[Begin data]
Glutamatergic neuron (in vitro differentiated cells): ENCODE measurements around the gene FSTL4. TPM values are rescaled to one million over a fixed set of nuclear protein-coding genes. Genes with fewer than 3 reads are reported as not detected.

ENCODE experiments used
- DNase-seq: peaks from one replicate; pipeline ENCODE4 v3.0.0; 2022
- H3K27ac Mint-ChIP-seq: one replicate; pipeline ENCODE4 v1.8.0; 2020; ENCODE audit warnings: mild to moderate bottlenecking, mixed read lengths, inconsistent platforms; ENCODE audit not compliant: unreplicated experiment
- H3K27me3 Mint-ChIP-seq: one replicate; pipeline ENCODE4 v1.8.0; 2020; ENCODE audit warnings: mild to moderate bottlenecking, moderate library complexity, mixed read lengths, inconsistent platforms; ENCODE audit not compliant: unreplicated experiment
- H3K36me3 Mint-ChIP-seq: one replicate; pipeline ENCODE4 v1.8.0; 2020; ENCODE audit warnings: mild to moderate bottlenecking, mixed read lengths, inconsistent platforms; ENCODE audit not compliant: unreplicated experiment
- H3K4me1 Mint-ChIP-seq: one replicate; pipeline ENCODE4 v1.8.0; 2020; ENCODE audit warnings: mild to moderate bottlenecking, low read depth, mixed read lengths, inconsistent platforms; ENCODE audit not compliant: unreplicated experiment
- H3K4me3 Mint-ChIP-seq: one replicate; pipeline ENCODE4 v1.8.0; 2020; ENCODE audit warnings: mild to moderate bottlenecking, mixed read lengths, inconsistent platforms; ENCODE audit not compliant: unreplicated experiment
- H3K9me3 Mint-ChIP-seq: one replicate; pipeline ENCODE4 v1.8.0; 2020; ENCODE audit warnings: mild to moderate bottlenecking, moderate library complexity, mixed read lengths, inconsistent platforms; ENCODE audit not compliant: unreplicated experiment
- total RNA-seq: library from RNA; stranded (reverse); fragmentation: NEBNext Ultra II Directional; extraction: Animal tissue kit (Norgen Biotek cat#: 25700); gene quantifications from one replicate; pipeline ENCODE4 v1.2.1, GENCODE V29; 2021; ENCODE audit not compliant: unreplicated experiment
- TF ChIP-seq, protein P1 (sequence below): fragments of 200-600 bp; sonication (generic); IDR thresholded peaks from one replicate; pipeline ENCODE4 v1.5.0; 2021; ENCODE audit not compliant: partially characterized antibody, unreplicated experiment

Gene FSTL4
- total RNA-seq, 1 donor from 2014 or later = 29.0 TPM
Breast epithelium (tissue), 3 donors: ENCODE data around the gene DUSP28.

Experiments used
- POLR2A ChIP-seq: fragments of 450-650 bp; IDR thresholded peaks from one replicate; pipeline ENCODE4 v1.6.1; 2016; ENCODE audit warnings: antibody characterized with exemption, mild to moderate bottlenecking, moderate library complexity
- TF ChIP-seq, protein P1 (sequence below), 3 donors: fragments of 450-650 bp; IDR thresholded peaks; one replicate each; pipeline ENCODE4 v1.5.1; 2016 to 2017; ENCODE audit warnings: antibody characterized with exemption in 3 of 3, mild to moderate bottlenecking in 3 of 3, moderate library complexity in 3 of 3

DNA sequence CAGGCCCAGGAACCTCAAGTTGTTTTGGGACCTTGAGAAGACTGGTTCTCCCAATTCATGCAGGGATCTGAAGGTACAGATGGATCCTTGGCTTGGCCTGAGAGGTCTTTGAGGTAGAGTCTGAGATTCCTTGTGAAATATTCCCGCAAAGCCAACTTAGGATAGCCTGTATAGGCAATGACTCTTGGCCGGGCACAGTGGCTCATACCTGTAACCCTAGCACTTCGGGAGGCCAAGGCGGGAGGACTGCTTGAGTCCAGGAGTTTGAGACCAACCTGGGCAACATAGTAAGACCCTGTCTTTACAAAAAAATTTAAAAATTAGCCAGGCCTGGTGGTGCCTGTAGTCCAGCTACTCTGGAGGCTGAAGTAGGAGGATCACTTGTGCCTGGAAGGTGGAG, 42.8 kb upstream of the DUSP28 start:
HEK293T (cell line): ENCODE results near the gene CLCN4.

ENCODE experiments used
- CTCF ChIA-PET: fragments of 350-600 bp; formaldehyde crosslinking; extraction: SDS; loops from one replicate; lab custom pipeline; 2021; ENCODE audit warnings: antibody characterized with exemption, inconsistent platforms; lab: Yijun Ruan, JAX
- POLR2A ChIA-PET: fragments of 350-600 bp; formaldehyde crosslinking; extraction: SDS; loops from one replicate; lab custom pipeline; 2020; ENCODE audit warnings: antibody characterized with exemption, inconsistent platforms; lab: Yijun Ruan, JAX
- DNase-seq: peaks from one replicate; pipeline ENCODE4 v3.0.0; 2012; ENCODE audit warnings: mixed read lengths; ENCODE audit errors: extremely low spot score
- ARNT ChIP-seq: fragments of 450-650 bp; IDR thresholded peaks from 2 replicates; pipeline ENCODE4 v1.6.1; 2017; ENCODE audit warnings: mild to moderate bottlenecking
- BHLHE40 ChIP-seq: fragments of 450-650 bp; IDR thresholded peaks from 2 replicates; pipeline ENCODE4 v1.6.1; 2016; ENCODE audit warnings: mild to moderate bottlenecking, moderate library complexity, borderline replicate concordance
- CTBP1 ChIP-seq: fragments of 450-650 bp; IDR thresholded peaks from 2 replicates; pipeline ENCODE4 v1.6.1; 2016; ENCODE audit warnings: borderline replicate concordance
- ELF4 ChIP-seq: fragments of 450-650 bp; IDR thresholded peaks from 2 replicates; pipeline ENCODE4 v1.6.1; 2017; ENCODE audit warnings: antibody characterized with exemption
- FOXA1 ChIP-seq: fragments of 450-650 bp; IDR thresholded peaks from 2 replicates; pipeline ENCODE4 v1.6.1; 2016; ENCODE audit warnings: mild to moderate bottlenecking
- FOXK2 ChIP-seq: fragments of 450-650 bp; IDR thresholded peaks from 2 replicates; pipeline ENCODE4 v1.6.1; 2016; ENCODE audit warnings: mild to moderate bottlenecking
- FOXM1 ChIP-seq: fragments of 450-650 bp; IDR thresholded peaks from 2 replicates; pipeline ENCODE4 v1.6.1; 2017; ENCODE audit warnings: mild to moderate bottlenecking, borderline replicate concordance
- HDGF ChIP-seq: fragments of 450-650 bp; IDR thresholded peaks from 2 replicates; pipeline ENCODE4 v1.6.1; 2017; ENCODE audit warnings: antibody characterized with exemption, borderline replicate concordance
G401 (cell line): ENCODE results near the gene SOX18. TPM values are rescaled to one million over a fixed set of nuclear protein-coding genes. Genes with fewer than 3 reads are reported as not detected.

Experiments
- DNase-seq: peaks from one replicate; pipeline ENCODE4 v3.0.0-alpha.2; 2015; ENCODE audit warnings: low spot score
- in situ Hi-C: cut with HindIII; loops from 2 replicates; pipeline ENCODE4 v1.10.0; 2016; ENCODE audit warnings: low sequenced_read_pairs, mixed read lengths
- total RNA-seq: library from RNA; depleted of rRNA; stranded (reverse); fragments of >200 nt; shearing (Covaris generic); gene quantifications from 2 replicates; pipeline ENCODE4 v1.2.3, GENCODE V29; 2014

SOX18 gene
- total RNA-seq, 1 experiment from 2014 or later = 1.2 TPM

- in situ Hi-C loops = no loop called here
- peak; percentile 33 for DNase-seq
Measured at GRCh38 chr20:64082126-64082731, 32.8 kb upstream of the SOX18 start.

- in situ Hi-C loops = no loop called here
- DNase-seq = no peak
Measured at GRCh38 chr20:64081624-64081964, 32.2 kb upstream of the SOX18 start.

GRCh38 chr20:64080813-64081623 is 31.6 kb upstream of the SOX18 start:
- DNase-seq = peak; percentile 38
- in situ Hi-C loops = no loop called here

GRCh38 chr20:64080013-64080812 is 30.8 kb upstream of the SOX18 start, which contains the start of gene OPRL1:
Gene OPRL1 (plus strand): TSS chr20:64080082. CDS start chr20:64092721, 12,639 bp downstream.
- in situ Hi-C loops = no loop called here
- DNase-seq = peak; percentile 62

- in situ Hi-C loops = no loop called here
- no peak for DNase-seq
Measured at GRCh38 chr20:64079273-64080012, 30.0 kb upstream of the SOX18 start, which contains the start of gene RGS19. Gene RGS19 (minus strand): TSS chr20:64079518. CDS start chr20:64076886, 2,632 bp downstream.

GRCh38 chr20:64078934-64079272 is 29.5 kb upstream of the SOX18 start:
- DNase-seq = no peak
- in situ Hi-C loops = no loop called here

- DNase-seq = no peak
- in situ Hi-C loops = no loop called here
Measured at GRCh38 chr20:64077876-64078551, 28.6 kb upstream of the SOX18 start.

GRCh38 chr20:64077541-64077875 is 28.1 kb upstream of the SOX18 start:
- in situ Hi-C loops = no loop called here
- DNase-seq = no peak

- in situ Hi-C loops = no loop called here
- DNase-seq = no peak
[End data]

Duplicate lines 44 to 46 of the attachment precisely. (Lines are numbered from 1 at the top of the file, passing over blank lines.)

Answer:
Measured at GRCh38 chr20:64081624-64081964, 32.2 kb upstream of the SOX18 start.

GRCh38 chr20:64080813-64081623 is 31.6 kb upstream of the SOX18 start:
- DNase-seq = peak; percentile 38